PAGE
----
A Seshan

Numbers don't tell inflation story

A. Seshan | Updated on March 09, 2018


The data may not fully reveal this, but the fact is that we are faced with inertial inflation where people get used to a certain rate and adapt themselves to it. Hence, we need strong monetary measures to shock the system.

The Reserve Bank faces a big challenge — that of finalising the review of its policy for the first quarter of the year amidst misleading signals emanating from data sources.

The central bank Governor has already expressed his anguish over the situation in a recent speech. I remember a foreign statistician telling me many decades ago that India had produced great statisticians but poor statistics. The malaise continues to prevail at least in the real sector, although this is not the case with respect to the financial and banking sectors, thanks to the central bank.

There was an unexpected decline in the growth rate of industrial production to 5.6 per cent in May 2011, when experts and industry associations were expecting a better performance based on anecdotal evidence and the so-called base effect. One may not be sure of even this, because the rate for April was revised downwards from 6.3 per cent to 5.8 per cent. In the absence of reliable data on production and price trends, the formulation of policy becomes a game of blind man's buff.


The news on the price front, based on the Index Numbers of Wholesale Prices, is not encouraging either. The annual inflation rate for April 2011 has been revised from the provisional estimate of 8.66 per cent to 9.74 per cent. The annual numbers for all commodities for June at 9.44 per cent (9.06 per cent in May) and food inflation of 8.31 per cent as on July 2, 2011 (7.61 per cent on June 25), are indicative of the underlying excess demand in the economy. Seasonal factors compiled by the RBI show that the peak in food prices is reached around September-October and the trough in February.

An analysis of select economic variables shows that seasonal swings have undergone a marked downward shift over the years. I have been arguing that differences owing to seasonality are in the nature of Tweedledum and Tweedledee. While this is welcome from the point of short-term policymaking, it does not support the traditional view that, come kharif or rabi season, prices will fall.

What we see is a classic example of inertial inflation where people get used to a certain rate and adapt themselves to the situation. The inflation expectation surveys of both experts and the common man testify to this. Just as an object in equilibrium can be disturbed to move to a new position only by an outside force, what is needed is a strong monetary thrust to shock the system.


A rise of 25 basis points each in policy rates and the Cash Reserve Ratio is the least that we need to deal with the crisis. Which sections of the population will be affected? Agricultural families that constitute the bulk of the population are immune to any consequent hardship as they are protected by the rate ceiling and the provision of interest subsidy to banks by the government.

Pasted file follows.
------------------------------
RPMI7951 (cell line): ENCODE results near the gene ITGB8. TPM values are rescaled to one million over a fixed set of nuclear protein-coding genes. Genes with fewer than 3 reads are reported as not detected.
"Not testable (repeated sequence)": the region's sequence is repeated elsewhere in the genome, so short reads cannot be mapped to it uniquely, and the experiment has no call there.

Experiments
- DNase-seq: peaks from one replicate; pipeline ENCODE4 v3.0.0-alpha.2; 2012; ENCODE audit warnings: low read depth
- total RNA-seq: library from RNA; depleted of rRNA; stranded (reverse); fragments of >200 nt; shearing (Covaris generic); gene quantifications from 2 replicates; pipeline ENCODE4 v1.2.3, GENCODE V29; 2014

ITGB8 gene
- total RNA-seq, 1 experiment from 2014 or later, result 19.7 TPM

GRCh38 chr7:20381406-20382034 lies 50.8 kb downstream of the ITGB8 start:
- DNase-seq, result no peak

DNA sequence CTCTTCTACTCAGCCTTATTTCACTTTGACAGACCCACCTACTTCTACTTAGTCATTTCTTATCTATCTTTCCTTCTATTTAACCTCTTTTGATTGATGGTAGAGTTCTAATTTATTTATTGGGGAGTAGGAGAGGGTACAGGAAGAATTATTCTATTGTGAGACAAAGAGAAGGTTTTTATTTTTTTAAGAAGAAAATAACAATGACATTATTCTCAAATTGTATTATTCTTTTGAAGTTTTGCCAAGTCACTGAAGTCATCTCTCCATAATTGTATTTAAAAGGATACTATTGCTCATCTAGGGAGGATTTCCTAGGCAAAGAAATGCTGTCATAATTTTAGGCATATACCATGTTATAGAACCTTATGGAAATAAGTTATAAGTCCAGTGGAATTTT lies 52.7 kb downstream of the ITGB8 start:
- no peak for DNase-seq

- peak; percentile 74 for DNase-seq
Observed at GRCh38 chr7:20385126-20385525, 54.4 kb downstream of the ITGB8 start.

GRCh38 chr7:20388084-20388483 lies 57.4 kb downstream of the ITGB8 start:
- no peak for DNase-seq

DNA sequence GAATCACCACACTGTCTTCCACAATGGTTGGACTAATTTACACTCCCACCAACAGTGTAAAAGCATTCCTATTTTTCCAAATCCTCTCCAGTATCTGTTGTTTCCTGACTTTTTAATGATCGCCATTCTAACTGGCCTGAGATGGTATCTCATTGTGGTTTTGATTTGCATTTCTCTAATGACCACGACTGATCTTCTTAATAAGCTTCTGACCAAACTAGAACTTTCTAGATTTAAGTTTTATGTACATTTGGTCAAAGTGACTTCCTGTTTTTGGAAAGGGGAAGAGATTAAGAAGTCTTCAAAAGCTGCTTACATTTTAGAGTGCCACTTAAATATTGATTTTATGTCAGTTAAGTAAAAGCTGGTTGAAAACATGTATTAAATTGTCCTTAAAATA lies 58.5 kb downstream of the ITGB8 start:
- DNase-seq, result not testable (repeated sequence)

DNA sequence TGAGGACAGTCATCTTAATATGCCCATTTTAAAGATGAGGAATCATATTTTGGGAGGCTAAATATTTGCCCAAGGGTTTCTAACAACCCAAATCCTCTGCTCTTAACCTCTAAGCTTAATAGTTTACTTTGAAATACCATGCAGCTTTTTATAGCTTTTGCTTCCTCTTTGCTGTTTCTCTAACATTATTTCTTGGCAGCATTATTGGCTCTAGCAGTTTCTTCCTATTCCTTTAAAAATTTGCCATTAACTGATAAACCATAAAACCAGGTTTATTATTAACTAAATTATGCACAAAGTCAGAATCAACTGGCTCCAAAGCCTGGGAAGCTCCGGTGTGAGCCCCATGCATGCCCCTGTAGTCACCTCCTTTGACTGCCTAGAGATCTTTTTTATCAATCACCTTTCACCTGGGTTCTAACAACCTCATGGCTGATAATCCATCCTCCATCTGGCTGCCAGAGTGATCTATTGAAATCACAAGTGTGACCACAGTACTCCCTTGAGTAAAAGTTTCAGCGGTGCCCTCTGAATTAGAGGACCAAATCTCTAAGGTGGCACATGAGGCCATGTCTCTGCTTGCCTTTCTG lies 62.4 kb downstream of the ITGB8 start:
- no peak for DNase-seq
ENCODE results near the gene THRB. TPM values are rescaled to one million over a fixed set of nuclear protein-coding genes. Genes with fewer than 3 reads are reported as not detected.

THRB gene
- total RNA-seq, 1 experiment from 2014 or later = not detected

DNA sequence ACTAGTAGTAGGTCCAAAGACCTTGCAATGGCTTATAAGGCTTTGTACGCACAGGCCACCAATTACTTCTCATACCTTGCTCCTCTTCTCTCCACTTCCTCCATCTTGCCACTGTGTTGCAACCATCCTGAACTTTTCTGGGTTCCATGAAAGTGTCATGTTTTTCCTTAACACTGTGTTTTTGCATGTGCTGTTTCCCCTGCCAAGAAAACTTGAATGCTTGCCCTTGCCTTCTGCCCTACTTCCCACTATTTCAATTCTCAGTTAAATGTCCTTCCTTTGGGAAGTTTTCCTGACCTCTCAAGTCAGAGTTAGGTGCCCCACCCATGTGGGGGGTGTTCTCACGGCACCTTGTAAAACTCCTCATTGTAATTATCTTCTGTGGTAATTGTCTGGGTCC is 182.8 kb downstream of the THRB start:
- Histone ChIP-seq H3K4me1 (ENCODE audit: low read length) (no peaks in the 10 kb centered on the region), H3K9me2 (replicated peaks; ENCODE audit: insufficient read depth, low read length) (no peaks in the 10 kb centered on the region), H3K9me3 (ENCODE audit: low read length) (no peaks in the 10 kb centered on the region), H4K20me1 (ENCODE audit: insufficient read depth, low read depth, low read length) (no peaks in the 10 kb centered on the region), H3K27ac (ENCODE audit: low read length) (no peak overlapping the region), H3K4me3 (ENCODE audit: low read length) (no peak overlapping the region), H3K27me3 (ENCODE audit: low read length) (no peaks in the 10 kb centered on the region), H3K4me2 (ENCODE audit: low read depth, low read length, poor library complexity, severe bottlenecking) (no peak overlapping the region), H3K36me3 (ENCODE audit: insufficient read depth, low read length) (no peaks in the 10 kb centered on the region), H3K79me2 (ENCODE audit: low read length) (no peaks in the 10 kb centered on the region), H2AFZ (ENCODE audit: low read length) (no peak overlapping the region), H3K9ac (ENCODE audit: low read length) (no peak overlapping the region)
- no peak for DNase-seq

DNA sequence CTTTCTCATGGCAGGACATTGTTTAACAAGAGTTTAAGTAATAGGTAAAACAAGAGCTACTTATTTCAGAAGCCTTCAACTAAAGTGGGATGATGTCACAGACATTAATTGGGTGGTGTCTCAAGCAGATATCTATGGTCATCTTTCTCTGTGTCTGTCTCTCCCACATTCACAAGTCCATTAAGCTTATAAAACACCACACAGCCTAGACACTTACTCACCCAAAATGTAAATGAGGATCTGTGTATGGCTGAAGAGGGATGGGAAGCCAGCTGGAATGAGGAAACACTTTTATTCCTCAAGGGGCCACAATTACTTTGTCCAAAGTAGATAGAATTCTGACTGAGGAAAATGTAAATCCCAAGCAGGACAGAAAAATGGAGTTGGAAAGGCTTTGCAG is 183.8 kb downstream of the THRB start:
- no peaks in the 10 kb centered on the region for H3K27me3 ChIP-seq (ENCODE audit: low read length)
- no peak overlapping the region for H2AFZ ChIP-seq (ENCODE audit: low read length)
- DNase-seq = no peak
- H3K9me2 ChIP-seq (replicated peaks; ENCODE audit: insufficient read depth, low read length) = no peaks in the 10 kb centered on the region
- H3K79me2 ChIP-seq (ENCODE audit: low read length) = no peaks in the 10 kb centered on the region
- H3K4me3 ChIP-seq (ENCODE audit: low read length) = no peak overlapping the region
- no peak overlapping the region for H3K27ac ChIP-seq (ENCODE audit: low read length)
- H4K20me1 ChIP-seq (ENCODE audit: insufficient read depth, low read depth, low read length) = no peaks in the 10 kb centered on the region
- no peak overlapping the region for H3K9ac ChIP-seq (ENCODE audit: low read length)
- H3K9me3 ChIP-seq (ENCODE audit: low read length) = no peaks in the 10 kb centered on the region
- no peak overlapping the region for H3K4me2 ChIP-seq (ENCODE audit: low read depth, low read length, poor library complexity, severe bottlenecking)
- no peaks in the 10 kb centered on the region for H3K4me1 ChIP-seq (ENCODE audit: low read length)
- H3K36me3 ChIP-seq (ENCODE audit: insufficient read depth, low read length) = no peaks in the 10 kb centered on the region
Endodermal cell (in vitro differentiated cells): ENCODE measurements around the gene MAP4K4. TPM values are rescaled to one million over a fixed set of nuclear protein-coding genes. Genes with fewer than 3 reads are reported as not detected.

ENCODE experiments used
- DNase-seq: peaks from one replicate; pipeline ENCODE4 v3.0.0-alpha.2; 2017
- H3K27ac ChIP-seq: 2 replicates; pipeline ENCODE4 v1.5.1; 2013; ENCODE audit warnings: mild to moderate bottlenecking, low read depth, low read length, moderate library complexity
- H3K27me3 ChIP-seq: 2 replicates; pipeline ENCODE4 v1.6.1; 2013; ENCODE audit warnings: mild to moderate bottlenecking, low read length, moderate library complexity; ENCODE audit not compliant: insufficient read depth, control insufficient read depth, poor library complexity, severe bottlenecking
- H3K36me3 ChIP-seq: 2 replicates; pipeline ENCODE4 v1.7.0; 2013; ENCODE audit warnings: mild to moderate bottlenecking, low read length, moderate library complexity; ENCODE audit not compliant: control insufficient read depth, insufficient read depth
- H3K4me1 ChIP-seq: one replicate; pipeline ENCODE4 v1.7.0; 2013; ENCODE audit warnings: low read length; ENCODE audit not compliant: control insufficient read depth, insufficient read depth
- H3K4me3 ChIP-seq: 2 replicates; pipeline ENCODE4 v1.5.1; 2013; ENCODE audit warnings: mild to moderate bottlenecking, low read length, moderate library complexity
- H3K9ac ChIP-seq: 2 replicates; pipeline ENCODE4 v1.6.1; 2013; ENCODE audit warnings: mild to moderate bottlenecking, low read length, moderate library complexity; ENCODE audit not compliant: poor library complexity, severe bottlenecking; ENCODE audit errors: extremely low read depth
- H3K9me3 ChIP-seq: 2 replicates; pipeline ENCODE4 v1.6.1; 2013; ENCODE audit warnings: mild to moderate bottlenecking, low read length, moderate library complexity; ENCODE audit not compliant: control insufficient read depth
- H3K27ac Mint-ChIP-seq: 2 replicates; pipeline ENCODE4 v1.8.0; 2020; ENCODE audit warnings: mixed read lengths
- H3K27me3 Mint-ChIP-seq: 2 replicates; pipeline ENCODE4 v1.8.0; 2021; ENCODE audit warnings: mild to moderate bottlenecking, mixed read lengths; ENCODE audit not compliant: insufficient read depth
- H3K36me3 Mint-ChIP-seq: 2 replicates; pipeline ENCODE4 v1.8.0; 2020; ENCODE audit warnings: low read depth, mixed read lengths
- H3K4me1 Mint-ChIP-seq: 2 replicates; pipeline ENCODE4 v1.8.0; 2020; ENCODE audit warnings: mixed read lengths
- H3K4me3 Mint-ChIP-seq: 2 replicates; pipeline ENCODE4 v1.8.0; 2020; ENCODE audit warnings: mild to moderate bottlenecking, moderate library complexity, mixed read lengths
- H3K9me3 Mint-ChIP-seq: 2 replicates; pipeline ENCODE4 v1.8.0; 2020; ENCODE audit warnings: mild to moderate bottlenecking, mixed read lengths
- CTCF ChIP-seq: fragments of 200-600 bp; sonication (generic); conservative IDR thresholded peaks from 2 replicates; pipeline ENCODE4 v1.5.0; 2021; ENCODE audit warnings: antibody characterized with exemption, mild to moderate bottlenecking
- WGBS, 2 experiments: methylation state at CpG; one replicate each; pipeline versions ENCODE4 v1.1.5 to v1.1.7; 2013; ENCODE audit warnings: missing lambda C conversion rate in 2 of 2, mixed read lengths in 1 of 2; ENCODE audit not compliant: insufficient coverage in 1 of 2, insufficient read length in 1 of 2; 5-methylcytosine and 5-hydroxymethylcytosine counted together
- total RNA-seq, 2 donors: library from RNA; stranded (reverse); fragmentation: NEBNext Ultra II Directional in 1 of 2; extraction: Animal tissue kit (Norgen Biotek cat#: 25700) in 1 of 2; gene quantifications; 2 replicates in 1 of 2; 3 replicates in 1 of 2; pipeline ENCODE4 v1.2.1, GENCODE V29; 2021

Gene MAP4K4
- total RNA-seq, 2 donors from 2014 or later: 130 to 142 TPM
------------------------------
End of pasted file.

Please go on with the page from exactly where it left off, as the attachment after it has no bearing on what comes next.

For the manufacturing sector it will mean a cut in profits. The interest element in cost of production is not significant. At the end of May 2011, non-food credit grew by 21.9 per cent year-on-year compared with 18.1 per cent a year back. Credit to industry and the service sector increased by 26.7 per cent and 21.8 per cent, respectively, as compared with 25.8 per cent and 15.0 per cent, respectively, a year earlier. Industries have availed of the less expensive external commercial borrowing as well. The year-on-year percentage credit growth in respect of NBFCs, commercial real estate and personal loans at 54.4, 19.9 and 17.7 respectively, was significantly higher than the rate of 17.5, 1.2 and 5.6, respectively, recorded at the end of May 2010. Personal loans for consumer durables, housing and vehicles registered accelerated growth. They can all do with some deceleration in bank advances.

The time is opportune for the RBI to formulate a tighter monetary policy without bothering itself about data limitations. Persistent inflation is a fact borne out by the daily experience of millions of people. Government also agrees on the need to sacrifice growth in the interests of price stability, which benefits all, unlike the former that is skewed in its impact.


We are living in very difficult times and there is a great need for continuity in the positions of policymakers. The RBI Governor will complete his three-year term in September.

It has been a difficult period for him and the economy right from the beginning and he has earned plaudits for his management both from within the country and from international institutions. In an unprecedented gesture, three distinguished ex-Governors are reported to have appealed to government to keep him in the post for another term. Since the 1980s, the central bank has followed a convention of filling the four Deputy Governor posts with an economist, banker and a member each of RBI staff and the IAS.

Whenever the Governor is from the IAS, the quota for that service is released for the benefit of the RBI staff. Recently, the RBI staff got a second DG from their ranks. The government might have taken a decision in principle to extend the term of the Governor, who is from the IAS. There seems to be no other contender from that service as of now.

(The author is a Mumbai-based economic consultant. blfeedback@thehindu.co.in)

Published on July 20, 2011

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